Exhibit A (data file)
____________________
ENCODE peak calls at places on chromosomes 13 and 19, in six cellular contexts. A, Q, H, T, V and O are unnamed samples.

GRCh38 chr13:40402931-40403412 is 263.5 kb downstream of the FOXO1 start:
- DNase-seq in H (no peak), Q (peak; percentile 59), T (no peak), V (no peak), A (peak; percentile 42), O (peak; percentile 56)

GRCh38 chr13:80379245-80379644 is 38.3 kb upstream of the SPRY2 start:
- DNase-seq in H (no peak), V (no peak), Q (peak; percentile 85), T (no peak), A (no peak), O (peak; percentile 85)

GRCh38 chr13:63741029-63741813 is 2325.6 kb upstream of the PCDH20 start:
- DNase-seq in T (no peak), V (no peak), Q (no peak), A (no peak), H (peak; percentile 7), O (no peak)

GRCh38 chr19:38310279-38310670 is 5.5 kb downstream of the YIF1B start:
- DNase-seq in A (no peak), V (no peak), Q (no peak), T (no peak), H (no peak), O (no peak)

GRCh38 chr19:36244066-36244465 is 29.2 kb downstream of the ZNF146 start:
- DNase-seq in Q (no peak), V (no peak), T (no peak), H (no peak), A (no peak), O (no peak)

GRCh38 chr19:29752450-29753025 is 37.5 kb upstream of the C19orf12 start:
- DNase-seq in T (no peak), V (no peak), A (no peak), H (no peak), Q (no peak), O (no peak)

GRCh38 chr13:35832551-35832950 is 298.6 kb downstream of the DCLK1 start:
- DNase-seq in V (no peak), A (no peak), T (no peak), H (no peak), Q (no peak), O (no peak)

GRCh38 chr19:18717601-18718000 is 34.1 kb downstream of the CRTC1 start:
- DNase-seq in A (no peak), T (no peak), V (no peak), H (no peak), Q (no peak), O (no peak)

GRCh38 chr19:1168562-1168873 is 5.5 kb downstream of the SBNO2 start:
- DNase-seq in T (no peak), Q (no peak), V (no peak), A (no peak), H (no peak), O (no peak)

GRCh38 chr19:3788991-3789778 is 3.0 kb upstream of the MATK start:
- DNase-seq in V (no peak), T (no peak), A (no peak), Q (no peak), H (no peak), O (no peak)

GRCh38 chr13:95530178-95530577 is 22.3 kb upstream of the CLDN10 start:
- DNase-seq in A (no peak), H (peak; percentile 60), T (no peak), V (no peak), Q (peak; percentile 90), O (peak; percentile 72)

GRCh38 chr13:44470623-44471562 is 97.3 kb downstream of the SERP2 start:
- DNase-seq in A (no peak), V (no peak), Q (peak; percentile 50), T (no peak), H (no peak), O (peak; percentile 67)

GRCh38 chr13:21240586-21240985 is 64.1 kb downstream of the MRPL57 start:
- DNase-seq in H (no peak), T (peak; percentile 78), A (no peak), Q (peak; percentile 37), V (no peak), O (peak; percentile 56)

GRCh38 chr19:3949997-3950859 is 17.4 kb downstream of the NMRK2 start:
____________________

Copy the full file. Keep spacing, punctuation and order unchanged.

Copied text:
ENCODE peak calls at places on chromosomes 13 and 19, in six cellular contexts. A, Q, H, T, V and O are unnamed samples.

GRCh38 chr13:40402931-40403412 is 263.5 kb downstream of the FOXO1 start:
- DNase-seq in H (no peak), Q (peak; percentile 59), T (no peak), V (no peak), A (peak; percentile 42), O (peak; percentile 56)

GRCh38 chr13:80379245-80379644 is 38.3 kb upstream of the SPRY2 start:
- DNase-seq in H (no peak), V (no peak), Q (peak; percentile 85), T (no peak), A (no peak), O (peak; percentile 85)

GRCh38 chr13:63741029-63741813 is 2325.6 kb upstream of the PCDH20 start:
- DNase-seq in T (no peak), V (no peak), Q (no peak), A (no peak), H (peak; percentile 7), O (no peak)

GRCh38 chr19:38310279-38310670 is 5.5 kb downstream of the YIF1B start:
- DNase-seq in A (no peak), V (no peak), Q (no peak), T (no peak), H (no peak), O (no peak)

GRCh38 chr19:36244066-36244465 is 29.2 kb downstream of the ZNF146 start:
- DNase-seq in Q (no peak), V (no peak), T (no peak), H (no peak), A (no peak), O (no peak)

GRCh38 chr19:29752450-29753025 is 37.5 kb upstream of the C19orf12 start:
- DNase-seq in T (no peak), V (no peak), A (no peak), H (no peak), Q (no peak), O (no peak)

GRCh38 chr13:35832551-35832950 is 298.6 kb downstream of the DCLK1 start:
- DNase-seq in V (no peak), A (no peak), T (no peak), H (no peak), Q (no peak), O (no peak)

GRCh38 chr19:18717601-18718000 is 34.1 kb downstream of the CRTC1 start:
- DNase-seq in A (no peak), T (no peak), V (no peak), H (no peak), Q (no peak), O (no peak)

GRCh38 chr19:1168562-1168873 is 5.5 kb downstream of the SBNO2 start:
- DNase-seq in T (no peak), Q (no peak), V (no peak), A (no peak), H (no peak), O (no peak)

GRCh38 chr19:3788991-3789778 is 3.0 kb upstream of the MATK start:
- DNase-seq in V (no peak), T (no peak), A (no peak), Q (no peak), H (no peak), O (no peak)

GRCh38 chr13:95530178-95530577 is 22.3 kb upstream of the CLDN10 start:
- DNase-seq in A (no peak), H (peak; percentile 60), T (no peak), V (no peak), Q (peak; percentile 90), O (peak; percentile 72)

GRCh38 chr13:44470623-44471562 is 97.3 kb downstream of the SERP2 start:
- DNase-seq in A (no peak), V (no peak), Q (peak; percentile 50), T (no peak), H (no peak), O (peak; percentile 67)

GRCh38 chr13:21240586-21240985 is 64.1 kb downstream of the MRPL57 start:
- DNase-seq in H (no peak), T (peak; percentile 78), A (no peak), Q (peak; percentile 37), V (no peak), O (peak; percentile 56)

GRCh38 chr19:3949997-3950859 is 17.4 kb downstream of the NMRK2 start: